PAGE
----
10 Ways Restaurants Undermine Their Beverage Programs

June 3, 2014 § Leave a comment

The best planned and well-conceived beverage program can be derailed or at least minimized by common mistakes. Here are 10 of them and they are far more common than you would expect.

  1. Failing to post wine and drink menus on the restaurant website OR.
    • Leaving outdated information on the site
    • Posting ‘sample’ lists that don’t reflect the diversity and scope of the beverage program
    • Incomplete list e.g have wine BTG but no BTB list or fail to include craft beer and/or a complete cocktail list
  1. Failing to provide pricing on drink list (common problem for beer and cocktails). Would you order from a dinner menu that had no prices? So why the double standard for drinks?
  2. Failing to include drinks (wine BTG, beer, cocktails) on the food menu.
  3. Using the words “Ask your server about our (reserve wine list, craft beers, small-batch bourbon, etc) .” If it’s worth selling, it is worth placing on a menu that may have to be reprinted once and a while.  Server’s have a hard enough time memorizing the daily food specials – don’t expect them to recite and describe the 20 craft beers you pour.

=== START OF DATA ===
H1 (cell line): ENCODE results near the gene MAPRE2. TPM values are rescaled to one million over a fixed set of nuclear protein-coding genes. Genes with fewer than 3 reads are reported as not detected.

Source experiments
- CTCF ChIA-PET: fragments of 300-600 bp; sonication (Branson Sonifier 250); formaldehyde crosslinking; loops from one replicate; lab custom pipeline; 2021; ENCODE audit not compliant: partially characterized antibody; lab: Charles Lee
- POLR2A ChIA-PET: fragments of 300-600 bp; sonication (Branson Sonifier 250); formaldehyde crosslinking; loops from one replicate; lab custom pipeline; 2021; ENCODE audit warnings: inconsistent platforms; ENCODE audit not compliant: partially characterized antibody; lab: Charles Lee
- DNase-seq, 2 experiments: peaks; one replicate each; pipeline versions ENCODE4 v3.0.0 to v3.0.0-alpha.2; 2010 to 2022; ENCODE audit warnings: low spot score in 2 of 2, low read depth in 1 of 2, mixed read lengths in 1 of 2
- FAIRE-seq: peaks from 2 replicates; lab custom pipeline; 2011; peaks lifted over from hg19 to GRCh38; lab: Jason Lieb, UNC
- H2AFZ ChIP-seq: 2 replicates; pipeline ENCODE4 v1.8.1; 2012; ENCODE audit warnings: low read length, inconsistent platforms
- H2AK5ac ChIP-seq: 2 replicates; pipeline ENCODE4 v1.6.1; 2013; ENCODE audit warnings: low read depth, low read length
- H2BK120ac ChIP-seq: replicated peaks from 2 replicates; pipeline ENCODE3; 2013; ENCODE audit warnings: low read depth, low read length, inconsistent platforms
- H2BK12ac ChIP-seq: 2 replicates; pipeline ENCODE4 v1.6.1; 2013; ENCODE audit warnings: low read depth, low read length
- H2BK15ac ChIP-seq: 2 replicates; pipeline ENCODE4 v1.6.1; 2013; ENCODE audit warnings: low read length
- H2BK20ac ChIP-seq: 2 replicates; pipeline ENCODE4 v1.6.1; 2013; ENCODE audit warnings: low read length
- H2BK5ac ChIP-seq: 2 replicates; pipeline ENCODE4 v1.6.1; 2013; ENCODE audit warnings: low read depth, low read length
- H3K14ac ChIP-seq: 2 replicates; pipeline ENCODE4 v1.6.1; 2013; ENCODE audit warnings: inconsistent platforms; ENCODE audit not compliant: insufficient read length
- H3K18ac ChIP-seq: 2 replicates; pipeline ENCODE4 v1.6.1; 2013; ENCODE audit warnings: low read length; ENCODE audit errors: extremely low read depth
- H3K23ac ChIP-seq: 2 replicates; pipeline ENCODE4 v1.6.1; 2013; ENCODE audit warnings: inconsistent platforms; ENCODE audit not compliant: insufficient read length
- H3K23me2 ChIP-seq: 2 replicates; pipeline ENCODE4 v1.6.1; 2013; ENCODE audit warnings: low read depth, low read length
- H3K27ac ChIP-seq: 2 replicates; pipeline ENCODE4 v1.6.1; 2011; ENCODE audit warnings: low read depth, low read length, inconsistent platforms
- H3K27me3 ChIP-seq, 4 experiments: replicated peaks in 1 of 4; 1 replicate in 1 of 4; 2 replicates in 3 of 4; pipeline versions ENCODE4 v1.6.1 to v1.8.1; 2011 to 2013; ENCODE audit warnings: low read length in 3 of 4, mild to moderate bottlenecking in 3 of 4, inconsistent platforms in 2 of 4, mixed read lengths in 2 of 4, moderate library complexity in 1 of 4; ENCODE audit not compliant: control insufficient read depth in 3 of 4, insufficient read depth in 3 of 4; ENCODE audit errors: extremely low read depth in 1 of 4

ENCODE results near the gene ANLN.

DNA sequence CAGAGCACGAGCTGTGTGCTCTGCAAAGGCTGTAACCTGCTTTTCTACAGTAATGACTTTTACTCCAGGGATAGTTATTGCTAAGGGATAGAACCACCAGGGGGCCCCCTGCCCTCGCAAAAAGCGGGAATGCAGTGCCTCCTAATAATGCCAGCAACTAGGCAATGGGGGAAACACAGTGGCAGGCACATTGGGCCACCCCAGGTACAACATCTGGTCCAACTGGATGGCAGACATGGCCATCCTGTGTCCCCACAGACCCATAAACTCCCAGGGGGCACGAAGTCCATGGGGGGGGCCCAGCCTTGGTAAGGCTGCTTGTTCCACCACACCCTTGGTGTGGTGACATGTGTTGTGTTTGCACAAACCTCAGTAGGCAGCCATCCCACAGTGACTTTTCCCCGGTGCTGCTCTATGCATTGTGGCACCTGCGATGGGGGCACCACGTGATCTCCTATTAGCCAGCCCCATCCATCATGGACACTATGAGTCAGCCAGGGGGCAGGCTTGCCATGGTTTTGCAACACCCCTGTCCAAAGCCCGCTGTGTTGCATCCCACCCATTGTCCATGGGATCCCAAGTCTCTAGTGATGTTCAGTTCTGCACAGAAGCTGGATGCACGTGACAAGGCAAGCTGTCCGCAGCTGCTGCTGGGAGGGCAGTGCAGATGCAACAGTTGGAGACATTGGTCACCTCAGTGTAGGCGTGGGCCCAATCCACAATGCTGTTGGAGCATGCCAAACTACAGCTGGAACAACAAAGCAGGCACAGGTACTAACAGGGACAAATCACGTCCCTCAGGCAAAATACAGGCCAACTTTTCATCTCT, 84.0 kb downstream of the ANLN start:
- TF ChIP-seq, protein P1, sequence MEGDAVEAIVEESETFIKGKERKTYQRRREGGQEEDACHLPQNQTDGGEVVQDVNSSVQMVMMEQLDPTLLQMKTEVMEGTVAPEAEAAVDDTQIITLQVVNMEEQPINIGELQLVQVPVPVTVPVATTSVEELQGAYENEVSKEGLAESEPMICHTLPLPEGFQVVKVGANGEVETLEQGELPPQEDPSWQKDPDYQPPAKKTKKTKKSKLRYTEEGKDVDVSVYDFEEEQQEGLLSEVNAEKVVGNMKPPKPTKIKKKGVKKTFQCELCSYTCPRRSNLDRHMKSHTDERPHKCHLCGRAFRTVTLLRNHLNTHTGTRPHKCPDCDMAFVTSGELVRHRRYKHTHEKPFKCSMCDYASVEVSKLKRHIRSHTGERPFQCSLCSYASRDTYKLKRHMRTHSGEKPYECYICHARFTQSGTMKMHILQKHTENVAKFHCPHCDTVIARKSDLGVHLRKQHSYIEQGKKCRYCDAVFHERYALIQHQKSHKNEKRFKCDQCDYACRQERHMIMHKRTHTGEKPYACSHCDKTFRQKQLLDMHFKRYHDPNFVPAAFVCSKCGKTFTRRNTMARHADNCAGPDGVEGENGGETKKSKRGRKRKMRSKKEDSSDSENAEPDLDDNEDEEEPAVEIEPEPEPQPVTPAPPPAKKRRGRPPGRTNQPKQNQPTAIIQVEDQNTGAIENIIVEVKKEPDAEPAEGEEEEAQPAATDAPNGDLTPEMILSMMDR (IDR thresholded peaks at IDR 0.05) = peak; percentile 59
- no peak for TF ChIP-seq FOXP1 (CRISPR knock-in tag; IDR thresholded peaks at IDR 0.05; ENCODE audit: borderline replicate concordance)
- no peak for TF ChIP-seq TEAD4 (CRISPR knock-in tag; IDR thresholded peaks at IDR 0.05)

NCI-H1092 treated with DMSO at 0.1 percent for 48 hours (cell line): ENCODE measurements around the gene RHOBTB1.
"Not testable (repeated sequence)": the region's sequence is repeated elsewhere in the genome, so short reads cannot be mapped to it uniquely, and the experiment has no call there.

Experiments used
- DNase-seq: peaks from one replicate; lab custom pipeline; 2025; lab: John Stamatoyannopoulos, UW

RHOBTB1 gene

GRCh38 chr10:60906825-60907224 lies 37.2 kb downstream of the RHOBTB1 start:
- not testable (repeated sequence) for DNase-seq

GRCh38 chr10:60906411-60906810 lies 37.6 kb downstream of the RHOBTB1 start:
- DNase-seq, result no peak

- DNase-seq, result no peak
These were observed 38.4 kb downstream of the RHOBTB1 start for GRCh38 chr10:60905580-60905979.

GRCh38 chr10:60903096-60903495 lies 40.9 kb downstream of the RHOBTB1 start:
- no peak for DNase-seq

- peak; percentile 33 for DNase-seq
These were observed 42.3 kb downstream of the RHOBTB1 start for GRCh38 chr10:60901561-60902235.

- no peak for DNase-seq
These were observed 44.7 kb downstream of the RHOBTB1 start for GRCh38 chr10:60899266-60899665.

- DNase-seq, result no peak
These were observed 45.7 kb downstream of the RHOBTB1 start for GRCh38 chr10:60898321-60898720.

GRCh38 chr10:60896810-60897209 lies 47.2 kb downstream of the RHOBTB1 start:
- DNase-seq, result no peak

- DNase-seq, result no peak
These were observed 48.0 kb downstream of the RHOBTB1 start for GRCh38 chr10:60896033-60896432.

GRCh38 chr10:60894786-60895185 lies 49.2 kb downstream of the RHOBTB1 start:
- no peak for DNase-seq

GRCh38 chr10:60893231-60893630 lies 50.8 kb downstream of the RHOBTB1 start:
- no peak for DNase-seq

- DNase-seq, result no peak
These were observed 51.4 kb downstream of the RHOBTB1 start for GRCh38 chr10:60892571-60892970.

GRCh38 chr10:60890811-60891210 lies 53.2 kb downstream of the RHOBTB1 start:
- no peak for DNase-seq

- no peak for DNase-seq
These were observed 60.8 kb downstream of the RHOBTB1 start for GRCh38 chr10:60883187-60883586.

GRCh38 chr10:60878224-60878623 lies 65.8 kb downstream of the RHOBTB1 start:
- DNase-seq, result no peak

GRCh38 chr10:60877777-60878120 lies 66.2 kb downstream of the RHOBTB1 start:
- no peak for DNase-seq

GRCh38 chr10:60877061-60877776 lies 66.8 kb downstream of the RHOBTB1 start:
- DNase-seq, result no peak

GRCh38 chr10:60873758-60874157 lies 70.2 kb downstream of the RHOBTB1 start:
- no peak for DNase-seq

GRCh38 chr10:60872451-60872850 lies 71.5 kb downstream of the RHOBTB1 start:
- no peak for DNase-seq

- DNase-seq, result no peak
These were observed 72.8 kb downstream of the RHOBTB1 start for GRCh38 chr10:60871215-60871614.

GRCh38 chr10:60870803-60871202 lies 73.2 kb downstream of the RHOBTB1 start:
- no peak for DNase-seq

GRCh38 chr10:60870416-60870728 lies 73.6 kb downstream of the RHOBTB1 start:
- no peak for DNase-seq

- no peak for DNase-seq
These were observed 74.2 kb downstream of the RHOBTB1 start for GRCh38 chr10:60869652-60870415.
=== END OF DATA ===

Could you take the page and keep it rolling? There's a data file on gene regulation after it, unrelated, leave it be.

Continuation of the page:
4. If there is a drinks menu: failing to place the wine list, drink list, beer list on the same menu. While a ‘complete’ beverage menu  is common in casual chains, many upscale-casual and fine-dining establishments force their patrons to juggle menus.
  5. Not having a craft beer list (or a cocktail list)
  6. Not training your bartenders to have a background on what they are serving.
  7. Treating beer taps as faucets (bartenders who let a beer tap ‘run’ prior to pouring a draft is one of greatest sources of lost beverage revenue)
  8. Excessive pricing of mass-market brands.  Consumer seeing over a 3 times retail price for a wine they frequently see on an end-aisle display at their local liquor store will assume the restaurant is overcharging for everything and will probably not return (FYI, I don’t)
  9. Not having tastings or flights of wine and beer (some enterprising chains offer cocktail flights by the way).
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